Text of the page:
The Department for Education argues that by simplifying the qualifications landscape, all qualifications which are available to young people will have clear links to further study and employment. They propose that by implementing T Levels from September 2020, students will gain high-quality technical alternatives to A Levels, combining classroom theory, practical learning and an industry placement – of at least 315 hours, or approximately 45 days – where students will build the knowledge and skills they need in a workplace environment.
The reality is that this proposed ‘one size fits all’ approach won’t work.
We’d have T-Levels and A-Levels, but what about all the young people and adults who don’t want to take this route? And what about those who don’t have the qualifications and experience even to have the privilege of this choice?
DfE says that their review into post-16 qualifications will ensure that all disadvantaged students and those with special needs will experience positive effects from these new qualifications, but is this really a promise they can make? Many post-16 options and those options available below level 3 are already inaccessible to disadvantaged students because institutions are understaffed and underfunded, so, why do DfE suddenly think that the introduction of new options for young people will swiftly combat this issue? It’s okay to carry out a review, but with a bold statement made like this, how can DfE assure that their new options fulfil the needs of all young people? I feel the introduction of T-levels would have quite the opposite effect.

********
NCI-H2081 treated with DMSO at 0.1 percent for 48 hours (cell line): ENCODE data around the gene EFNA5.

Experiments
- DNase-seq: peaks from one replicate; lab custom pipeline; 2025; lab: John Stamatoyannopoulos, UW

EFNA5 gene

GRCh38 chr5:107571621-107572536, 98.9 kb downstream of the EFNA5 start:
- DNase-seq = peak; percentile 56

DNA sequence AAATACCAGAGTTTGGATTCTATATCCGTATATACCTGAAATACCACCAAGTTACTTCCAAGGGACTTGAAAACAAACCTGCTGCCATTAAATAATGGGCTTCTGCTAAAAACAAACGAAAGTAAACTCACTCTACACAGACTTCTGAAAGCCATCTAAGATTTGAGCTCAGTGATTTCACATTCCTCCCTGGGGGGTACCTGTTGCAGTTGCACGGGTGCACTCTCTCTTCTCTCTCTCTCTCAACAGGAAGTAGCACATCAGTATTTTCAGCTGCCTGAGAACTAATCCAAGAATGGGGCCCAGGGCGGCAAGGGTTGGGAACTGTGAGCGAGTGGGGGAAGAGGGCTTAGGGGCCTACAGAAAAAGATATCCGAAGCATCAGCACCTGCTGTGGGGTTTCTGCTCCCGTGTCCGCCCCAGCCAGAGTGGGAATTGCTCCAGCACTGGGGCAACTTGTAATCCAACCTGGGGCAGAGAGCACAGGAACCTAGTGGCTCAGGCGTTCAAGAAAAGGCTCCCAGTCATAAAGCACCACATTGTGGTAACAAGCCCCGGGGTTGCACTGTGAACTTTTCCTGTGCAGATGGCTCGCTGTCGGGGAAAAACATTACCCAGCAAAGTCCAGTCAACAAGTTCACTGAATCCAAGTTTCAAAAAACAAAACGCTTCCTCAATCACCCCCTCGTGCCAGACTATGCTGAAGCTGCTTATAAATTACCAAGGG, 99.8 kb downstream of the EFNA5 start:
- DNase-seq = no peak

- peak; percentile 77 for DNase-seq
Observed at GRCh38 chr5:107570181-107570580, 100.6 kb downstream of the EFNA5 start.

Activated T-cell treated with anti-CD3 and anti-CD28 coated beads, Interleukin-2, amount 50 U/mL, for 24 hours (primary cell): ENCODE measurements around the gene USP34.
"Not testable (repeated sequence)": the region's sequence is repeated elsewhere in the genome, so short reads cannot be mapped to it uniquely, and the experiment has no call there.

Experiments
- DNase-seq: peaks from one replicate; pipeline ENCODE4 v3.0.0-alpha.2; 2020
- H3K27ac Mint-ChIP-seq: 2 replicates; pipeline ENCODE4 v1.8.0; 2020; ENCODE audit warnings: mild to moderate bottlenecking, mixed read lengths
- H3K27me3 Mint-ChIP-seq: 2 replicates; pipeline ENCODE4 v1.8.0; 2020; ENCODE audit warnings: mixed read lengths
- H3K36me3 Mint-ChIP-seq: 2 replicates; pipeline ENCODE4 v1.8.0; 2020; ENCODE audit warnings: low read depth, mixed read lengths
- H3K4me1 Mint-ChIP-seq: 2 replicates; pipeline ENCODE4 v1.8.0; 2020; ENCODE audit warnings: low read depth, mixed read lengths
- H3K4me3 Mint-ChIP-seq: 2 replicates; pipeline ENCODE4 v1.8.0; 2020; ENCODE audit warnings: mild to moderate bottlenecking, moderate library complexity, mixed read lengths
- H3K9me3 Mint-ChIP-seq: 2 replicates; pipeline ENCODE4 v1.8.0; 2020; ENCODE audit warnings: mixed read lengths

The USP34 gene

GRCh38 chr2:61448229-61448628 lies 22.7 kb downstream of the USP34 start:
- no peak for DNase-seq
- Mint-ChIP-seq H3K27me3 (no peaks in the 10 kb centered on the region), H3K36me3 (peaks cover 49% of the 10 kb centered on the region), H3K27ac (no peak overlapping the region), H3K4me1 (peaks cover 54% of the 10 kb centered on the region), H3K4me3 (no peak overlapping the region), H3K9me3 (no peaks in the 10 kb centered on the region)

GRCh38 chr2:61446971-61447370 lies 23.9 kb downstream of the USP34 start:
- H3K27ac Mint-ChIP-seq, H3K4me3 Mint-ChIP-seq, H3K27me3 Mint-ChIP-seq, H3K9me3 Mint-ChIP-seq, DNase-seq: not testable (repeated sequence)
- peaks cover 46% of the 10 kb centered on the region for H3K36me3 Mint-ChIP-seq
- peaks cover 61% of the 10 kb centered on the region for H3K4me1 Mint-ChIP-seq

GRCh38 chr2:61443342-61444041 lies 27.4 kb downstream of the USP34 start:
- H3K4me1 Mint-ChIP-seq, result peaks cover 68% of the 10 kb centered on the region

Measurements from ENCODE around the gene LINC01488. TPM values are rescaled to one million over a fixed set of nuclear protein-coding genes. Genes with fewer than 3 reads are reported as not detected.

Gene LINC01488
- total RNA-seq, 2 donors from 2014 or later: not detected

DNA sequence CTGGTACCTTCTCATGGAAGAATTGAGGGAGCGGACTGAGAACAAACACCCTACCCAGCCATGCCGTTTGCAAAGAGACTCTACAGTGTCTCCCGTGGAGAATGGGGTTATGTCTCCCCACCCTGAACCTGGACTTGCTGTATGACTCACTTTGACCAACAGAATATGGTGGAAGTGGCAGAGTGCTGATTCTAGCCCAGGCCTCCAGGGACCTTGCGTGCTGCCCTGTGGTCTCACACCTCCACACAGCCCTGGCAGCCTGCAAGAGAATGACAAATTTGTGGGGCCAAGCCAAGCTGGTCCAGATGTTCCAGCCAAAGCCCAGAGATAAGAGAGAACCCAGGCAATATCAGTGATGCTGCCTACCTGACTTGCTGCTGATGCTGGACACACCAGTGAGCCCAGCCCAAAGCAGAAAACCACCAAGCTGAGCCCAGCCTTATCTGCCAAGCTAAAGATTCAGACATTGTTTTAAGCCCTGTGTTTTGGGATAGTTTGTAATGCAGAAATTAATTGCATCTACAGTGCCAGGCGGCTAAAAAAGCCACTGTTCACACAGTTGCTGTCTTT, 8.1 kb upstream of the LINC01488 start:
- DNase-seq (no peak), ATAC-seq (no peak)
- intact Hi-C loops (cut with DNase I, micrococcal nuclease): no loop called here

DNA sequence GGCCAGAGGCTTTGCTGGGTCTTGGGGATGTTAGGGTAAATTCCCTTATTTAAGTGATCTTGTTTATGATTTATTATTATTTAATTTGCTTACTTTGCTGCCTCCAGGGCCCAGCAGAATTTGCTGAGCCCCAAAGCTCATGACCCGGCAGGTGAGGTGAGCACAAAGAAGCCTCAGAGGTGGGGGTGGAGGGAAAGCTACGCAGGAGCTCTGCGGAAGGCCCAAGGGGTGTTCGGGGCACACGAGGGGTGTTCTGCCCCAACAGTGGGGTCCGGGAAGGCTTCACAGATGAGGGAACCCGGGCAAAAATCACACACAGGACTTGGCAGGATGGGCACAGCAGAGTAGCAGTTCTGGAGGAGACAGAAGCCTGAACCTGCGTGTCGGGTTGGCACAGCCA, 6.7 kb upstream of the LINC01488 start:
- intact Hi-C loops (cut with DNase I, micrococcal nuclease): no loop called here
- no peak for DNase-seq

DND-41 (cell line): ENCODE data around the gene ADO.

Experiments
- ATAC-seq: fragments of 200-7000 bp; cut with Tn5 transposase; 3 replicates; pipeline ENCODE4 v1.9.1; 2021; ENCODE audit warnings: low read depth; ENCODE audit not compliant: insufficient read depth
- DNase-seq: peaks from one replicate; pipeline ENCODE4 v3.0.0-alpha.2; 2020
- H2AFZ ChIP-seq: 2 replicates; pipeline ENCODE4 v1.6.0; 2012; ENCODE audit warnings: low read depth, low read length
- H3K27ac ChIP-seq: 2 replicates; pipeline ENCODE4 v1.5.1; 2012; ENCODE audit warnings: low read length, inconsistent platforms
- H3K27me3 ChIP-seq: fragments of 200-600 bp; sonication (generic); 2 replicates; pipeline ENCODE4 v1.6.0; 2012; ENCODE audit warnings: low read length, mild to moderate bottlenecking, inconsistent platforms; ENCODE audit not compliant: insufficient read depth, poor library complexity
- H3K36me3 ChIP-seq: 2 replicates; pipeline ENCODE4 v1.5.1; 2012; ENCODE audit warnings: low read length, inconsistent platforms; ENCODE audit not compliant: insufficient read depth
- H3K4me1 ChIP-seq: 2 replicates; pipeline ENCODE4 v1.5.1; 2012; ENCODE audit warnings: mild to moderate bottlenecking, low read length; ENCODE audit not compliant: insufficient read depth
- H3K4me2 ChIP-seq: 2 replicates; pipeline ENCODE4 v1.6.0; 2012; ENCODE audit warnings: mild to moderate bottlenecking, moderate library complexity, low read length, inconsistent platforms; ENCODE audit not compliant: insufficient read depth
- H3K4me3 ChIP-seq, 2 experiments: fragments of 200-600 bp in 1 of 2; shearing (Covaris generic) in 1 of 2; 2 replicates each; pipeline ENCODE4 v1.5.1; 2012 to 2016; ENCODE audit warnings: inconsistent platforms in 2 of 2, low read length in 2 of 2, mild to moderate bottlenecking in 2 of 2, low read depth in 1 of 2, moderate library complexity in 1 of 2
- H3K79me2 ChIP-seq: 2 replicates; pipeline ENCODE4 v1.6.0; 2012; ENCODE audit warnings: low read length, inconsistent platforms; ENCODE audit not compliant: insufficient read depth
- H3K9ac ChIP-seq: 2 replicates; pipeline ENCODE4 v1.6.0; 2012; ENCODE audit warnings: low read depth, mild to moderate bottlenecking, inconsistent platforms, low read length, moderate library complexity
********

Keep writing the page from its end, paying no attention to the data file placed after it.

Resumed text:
Employers are already stretched, and the purpose of introducing T-levels is supposed to be to refine the current offering and ensure good progression for young people, but how are placements going to be available for those in rural areas and weak public transport links, which would make getting to the placement very expensive for any young person for a start? I’m all for creating new qualifications and ensuring a high-quality is met across all provisions; however, it would be a challenge for the government to provide a high standard of teaching when the rollout of these new T-levels is going to be so large. T-levels are only going to be successful if they are accessible and seen as a credible vocational route.
Currently, employers have little understanding of all the qualifications which young people are coming to them with. That’s understandable, because there are so many. However, will employers really be willing to offer the massive commitment of work placement hours necessary? And how much of this will be quality training?
The Government should consult with young people before implementing new qualifications.
Rather than rushing the creation of T-levels, I feel it would be much more reasonable for the government to consult with young people themselves, and ensure they meet the range of needs and aspirations amongst those in education today.
Our education system doesn’t have an excellent reputation for supporting and enabling young people to make their own choices, and that needs to change. Fast.
We should be enabling progression through different routes, rather than requiring young people to commit themselves to one career route before they are ready. Many students are more suited to vocational pathways rather than university. Through the introduction of T-levels, I’m worried the education system will be even more inaccessible for so many young people.
The government shouldn’t be excluding young people. They should be striving for inclusion.